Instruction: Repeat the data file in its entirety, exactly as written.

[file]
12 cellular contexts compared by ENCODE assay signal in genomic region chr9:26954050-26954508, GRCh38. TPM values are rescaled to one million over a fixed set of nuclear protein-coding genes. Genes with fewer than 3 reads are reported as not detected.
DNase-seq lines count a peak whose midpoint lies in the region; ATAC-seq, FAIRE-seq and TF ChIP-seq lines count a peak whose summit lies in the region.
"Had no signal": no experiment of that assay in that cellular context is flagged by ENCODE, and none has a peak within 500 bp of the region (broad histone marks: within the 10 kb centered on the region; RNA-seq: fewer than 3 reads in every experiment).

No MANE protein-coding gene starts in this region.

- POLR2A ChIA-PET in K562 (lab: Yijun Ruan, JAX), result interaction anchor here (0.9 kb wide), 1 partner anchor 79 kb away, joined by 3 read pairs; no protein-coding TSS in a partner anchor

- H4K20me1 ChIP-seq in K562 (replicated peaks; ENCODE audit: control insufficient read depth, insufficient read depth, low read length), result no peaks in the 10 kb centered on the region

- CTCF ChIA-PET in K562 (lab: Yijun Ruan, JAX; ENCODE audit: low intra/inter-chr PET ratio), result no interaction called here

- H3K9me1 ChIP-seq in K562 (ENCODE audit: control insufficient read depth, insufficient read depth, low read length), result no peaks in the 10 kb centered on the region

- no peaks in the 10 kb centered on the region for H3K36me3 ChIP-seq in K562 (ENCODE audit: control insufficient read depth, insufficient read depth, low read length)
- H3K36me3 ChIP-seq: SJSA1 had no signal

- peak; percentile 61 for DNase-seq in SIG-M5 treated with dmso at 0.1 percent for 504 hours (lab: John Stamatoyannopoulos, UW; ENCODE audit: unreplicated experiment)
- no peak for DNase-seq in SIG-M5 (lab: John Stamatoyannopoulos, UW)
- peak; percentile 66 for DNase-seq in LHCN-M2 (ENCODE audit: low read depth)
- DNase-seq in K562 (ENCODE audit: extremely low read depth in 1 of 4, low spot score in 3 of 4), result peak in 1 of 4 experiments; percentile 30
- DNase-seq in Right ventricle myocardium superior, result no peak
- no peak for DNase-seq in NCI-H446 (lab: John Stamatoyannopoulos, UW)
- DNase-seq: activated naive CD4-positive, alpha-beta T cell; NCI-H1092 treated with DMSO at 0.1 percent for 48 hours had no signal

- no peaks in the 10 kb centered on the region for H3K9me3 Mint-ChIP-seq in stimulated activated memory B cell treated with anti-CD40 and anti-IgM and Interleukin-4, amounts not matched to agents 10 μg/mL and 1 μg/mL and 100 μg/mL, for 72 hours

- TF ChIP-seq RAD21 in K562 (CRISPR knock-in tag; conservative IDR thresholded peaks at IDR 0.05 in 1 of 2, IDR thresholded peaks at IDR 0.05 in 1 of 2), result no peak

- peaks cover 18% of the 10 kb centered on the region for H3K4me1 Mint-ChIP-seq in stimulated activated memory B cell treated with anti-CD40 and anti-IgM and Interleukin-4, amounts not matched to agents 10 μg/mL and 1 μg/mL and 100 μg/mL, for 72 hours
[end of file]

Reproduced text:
12 cellular contexts compared by ENCODE assay signal in genomic region chr9:26954050-26954508, GRCh38. TPM values are rescaled to one million over a fixed set of nuclear protein-coding genes. Genes with fewer than 3 reads are reported as not detected.
DNase-seq lines count a peak whose midpoint lies in the region; ATAC-seq, FAIRE-seq and TF ChIP-seq lines count a peak whose summit lies in the region.
"Had no signal": no experiment of that assay in that cellular context is flagged by ENCODE, and none has a peak within 500 bp of the region (broad histone marks: within the 10 kb centered on the region; RNA-seq: fewer than 3 reads in every experiment).

No MANE protein-coding gene starts in this region.

- POLR2A ChIA-PET in K562 (lab: Yijun Ruan, JAX), result interaction anchor here (0.9 kb wide), 1 partner anchor 79 kb away, joined by 3 read pairs; no protein-coding TSS in a partner anchor

- H4K20me1 ChIP-seq in K562 (replicated peaks; ENCODE audit: control insufficient read depth, insufficient read depth, low read length), result no peaks in the 10 kb centered on the region

- CTCF ChIA-PET in K562 (lab: Yijun Ruan, JAX; ENCODE audit: low intra/inter-chr PET ratio), result no interaction called here

- H3K9me1 ChIP-seq in K562 (ENCODE audit: control insufficient read depth, insufficient read depth, low read length), result no peaks in the 10 kb centered on the region

- no peaks in the 10 kb centered on the region for H3K36me3 ChIP-seq in K562 (ENCODE audit: control insufficient read depth, insufficient read depth, low read length)
- H3K36me3 ChIP-seq: SJSA1 had no signal

- peak; percentile 61 for DNase-seq in SIG-M5 treated with dmso at 0.1 percent for 504 hours (lab: John Stamatoyannopoulos, UW; ENCODE audit: unreplicated experiment)
- no peak for DNase-seq in SIG-M5 (lab: John Stamatoyannopoulos, UW)
- peak; percentile 66 for DNase-seq in LHCN-M2 (ENCODE audit: low read depth)
- DNase-seq in K562 (ENCODE audit: extremely low read depth in 1 of 4, low spot score in 3 of 4), result peak in 1 of 4 experiments; percentile 30
- DNase-seq in Right ventricle myocardium superior, result no peak
- no peak for DNase-seq in NCI-H446 (lab: John Stamatoyannopoulos, UW)
- DNase-seq: activated naive CD4-positive, alpha-beta T cell; NCI-H1092 treated with DMSO at 0.1 percent for 48 hours had no signal

- no peaks in the 10 kb centered on the region for H3K9me3 Mint-ChIP-seq in stimulated activated memory B cell treated with anti-CD40 and anti-IgM and Interleukin-4, amounts not matched to agents 10 μg/mL and 1 μg/mL and 100 μg/mL, for 72 hours

- TF ChIP-seq RAD21 in K562 (CRISPR knock-in tag; conservative IDR thresholded peaks at IDR 0.05 in 1 of 2, IDR thresholded peaks at IDR 0.05 in 1 of 2), result no peak

- peaks cover 18% of the 10 kb centered on the region for H3K4me1 Mint-ChIP-seq in stimulated activated memory B cell treated with anti-CD40 and anti-IgM and Interleukin-4, amounts not matched to agents 10 μg/mL and 1 μg/mL and 100 μg/mL, for 72 hours